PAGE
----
The NRA’s leadership, naturally, has far more support among people in gun-owning versus non-gun-owning households – a 52 percent versus 22 percent favorable rating. Similarly, 49 percent in non-gun households say the NRA has too much influence over gun laws. In gun households 27 percent agree.

Copyright 2013 ABC News Radio


One Month After Newtown Shooting, Parents Work to Bolster Dialogue

ABC News(NEW YORK) -- One month after the shooting at Sandy Hook Elementary School, parents gathered in Newtown, Conn., to publicly pay tribute to their slain children and to support the founders of the non-profit Sandy Hook Promise, who outlined discussion points for a national dialogue on guns and violence.

Speaking at a press conference at Newtown, Conn., Monday morning, Tom Bittman, co-founder of Sandy Hook Promise, outlined three discussion points that the organization hopes will bolster a national discussion and affect change in communities: gun responsibility, mental health and making public spaces safer.

"We have a responsibility to make something happen," Bittman said. "We want Newtown to be remembered for change. We refuse to be remembered only for our loss. We want the shooting to be remembered as a turning point."

Bittman emphasized that some of the members of Sandy Hook Promise are gun owners, but that they believe in responsibility and accountability. He also said that though new laws can be passed by Congress in the wake of the shooting, which left 20 children and six adults dead on Dec. 14, 2012, the organization is looking to individuals to look for solutions for what they can do in their communities.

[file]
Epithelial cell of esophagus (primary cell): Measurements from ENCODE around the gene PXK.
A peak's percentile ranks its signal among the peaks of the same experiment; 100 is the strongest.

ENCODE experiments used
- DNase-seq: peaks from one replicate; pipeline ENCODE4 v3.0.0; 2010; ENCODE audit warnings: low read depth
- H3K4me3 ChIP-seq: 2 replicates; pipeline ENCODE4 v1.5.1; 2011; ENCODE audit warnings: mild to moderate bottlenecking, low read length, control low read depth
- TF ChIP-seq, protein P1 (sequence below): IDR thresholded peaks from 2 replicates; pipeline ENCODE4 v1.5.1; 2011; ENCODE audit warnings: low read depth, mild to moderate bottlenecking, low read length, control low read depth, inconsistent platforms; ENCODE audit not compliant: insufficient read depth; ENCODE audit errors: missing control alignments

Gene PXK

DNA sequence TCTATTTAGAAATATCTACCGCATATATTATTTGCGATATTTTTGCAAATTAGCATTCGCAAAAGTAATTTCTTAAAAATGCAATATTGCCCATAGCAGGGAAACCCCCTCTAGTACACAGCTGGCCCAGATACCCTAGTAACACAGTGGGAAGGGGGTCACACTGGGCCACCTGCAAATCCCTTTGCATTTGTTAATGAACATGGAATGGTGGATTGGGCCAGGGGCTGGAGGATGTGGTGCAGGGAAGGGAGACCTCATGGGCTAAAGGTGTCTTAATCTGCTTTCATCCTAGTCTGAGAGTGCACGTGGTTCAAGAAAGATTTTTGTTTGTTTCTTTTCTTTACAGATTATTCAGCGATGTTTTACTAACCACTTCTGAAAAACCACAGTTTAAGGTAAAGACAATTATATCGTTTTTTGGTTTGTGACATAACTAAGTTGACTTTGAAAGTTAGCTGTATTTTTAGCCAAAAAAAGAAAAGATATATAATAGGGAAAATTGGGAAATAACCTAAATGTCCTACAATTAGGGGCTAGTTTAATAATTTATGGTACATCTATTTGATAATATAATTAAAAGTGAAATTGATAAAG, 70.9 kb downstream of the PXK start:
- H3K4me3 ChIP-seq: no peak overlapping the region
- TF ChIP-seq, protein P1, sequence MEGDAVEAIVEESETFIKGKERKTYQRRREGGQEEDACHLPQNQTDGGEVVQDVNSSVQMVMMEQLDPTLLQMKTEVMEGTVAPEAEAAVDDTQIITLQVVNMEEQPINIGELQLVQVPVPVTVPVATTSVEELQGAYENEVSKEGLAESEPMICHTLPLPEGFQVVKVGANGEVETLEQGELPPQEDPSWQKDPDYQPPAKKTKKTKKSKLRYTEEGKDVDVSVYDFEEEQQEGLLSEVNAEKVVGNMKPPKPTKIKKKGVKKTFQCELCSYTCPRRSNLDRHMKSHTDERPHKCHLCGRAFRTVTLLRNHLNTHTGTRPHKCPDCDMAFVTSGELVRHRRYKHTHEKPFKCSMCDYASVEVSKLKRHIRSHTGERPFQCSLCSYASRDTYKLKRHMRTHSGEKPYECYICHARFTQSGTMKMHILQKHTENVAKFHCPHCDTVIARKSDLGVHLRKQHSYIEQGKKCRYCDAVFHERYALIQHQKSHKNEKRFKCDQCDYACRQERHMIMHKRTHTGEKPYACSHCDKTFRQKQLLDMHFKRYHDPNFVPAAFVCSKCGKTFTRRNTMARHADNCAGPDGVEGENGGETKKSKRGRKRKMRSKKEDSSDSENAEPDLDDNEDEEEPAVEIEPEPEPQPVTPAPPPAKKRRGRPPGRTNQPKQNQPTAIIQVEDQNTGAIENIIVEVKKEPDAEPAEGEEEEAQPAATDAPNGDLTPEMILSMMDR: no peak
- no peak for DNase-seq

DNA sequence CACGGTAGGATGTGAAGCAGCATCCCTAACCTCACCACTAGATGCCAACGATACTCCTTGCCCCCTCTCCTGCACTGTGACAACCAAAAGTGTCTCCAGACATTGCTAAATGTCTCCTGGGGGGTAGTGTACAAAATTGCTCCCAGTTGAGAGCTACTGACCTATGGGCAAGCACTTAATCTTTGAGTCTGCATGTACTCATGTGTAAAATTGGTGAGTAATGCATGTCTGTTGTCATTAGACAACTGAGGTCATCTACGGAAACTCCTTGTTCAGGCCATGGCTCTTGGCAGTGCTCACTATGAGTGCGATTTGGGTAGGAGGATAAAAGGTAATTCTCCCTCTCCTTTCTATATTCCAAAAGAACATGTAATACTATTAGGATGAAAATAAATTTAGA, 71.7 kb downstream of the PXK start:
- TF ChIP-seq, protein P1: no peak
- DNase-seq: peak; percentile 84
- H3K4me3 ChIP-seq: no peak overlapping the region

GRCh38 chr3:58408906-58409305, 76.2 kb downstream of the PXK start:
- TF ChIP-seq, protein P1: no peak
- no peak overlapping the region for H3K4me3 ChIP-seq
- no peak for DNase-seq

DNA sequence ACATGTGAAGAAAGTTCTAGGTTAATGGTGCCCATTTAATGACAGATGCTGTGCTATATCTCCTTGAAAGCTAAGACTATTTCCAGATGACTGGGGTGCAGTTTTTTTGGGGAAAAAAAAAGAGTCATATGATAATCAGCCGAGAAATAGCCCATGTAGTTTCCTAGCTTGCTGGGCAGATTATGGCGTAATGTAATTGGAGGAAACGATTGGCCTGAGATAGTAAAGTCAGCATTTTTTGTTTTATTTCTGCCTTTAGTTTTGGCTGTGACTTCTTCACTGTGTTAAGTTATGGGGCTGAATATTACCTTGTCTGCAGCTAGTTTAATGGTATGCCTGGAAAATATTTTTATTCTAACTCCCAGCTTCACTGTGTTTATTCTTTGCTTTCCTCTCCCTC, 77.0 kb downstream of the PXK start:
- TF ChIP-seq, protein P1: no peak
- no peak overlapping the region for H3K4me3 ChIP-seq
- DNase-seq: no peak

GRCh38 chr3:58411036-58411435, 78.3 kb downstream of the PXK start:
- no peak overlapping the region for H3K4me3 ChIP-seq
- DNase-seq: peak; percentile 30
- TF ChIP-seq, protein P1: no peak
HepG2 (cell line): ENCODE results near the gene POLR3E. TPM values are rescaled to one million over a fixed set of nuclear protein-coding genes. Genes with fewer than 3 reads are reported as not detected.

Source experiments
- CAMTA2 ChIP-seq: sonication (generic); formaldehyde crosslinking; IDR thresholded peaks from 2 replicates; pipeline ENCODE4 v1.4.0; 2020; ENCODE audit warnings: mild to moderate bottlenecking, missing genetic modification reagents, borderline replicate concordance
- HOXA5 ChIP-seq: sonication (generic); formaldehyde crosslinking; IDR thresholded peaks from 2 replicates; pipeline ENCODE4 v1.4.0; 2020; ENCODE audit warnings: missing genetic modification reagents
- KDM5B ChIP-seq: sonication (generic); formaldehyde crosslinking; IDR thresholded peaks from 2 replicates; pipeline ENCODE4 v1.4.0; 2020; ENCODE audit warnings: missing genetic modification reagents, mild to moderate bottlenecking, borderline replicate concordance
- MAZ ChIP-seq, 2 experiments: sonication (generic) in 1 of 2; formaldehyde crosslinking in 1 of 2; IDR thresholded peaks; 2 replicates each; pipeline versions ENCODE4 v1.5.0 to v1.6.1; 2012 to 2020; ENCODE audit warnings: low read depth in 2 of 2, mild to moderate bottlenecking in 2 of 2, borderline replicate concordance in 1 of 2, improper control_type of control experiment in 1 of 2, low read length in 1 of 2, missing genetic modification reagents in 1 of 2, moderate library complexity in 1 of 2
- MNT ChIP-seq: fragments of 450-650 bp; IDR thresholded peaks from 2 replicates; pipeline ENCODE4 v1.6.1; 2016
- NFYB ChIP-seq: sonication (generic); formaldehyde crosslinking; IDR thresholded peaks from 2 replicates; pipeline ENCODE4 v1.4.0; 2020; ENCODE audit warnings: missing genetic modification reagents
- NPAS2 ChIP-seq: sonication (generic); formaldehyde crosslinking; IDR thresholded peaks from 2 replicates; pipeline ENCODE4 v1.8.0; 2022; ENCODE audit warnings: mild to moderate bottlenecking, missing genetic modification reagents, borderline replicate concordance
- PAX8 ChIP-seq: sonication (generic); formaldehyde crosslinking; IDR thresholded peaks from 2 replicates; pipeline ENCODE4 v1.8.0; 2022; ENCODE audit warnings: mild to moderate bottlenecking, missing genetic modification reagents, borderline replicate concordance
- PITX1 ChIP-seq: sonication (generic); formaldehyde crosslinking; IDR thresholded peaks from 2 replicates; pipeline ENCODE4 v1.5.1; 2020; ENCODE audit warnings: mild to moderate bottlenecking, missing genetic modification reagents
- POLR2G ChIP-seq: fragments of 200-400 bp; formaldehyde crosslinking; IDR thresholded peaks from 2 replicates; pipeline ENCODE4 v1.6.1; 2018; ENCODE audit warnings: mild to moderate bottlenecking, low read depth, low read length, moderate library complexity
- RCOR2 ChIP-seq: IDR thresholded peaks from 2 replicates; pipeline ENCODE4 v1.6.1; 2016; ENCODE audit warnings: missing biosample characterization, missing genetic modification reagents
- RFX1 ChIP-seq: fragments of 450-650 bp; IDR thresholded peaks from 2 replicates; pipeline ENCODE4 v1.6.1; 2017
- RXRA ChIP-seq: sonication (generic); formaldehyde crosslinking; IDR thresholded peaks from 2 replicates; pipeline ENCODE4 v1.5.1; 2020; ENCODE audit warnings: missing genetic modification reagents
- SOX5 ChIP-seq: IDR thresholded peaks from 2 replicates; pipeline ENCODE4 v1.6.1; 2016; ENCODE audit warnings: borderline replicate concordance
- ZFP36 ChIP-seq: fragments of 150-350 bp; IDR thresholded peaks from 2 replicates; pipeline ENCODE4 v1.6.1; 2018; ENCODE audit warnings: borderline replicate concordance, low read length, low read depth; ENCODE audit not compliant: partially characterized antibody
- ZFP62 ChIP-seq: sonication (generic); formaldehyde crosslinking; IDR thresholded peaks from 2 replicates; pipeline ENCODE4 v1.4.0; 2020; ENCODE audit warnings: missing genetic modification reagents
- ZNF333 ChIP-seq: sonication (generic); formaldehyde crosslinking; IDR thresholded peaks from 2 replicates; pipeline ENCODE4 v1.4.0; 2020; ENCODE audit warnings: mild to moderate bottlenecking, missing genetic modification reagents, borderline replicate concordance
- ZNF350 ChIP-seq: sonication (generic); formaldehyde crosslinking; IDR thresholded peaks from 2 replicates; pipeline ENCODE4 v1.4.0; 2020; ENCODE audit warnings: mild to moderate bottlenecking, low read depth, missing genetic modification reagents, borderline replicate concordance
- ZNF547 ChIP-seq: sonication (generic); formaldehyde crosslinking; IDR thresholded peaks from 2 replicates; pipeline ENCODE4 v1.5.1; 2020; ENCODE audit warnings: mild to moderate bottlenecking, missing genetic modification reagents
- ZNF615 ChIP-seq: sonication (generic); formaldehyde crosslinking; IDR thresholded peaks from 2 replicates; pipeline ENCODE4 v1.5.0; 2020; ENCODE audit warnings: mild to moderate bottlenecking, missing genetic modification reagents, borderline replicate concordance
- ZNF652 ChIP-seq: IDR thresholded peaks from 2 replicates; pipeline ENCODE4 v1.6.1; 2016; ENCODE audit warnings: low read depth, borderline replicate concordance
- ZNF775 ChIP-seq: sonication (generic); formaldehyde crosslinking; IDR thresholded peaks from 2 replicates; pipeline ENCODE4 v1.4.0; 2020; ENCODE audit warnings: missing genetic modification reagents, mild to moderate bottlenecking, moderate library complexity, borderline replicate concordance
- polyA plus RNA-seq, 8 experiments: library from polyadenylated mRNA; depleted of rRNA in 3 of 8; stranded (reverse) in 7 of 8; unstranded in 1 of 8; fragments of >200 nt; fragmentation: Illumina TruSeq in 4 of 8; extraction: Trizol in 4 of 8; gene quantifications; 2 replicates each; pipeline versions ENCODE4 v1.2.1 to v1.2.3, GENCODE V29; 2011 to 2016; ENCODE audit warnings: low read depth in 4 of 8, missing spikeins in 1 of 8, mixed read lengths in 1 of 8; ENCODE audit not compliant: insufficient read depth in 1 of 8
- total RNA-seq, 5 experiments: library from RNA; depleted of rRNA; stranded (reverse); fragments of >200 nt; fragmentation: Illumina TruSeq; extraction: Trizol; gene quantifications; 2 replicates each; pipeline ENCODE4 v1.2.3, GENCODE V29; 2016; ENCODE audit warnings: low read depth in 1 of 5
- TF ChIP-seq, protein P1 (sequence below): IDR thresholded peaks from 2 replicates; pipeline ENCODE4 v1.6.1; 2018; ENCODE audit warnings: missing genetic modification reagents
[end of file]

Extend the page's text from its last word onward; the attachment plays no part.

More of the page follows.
"We don't have all of the answers, but we do know some of the questions," he said. "If we search for new strategies, we might find solutions we couldn't have dreamed of a decade ago."

The group is asking people across the country to sign the Sandy Hook Promise, which asks participants "do everything I can to encourage and support common sense solutions that make my community and our country safer from similar acts of violence."

Sandy Hook Promise was formed in the days following the December 14 shooting under the original name Newtown United.

Nicole Hockley, whose son Dylan Hockley was killed in the shooting, spoke frankly about the loss of her son and the moments that she forgets he is gone.

"It's a sad honor to be here today," she said. "At times it feels like only yesterday, and at others it feels like many years have passed," she said. "I still find myself reaching for Dylan's hand as I walk through a parking lot. I expect him to crawl into bed beside me for early morning cuddles before school … it's so hard to believe he's gone."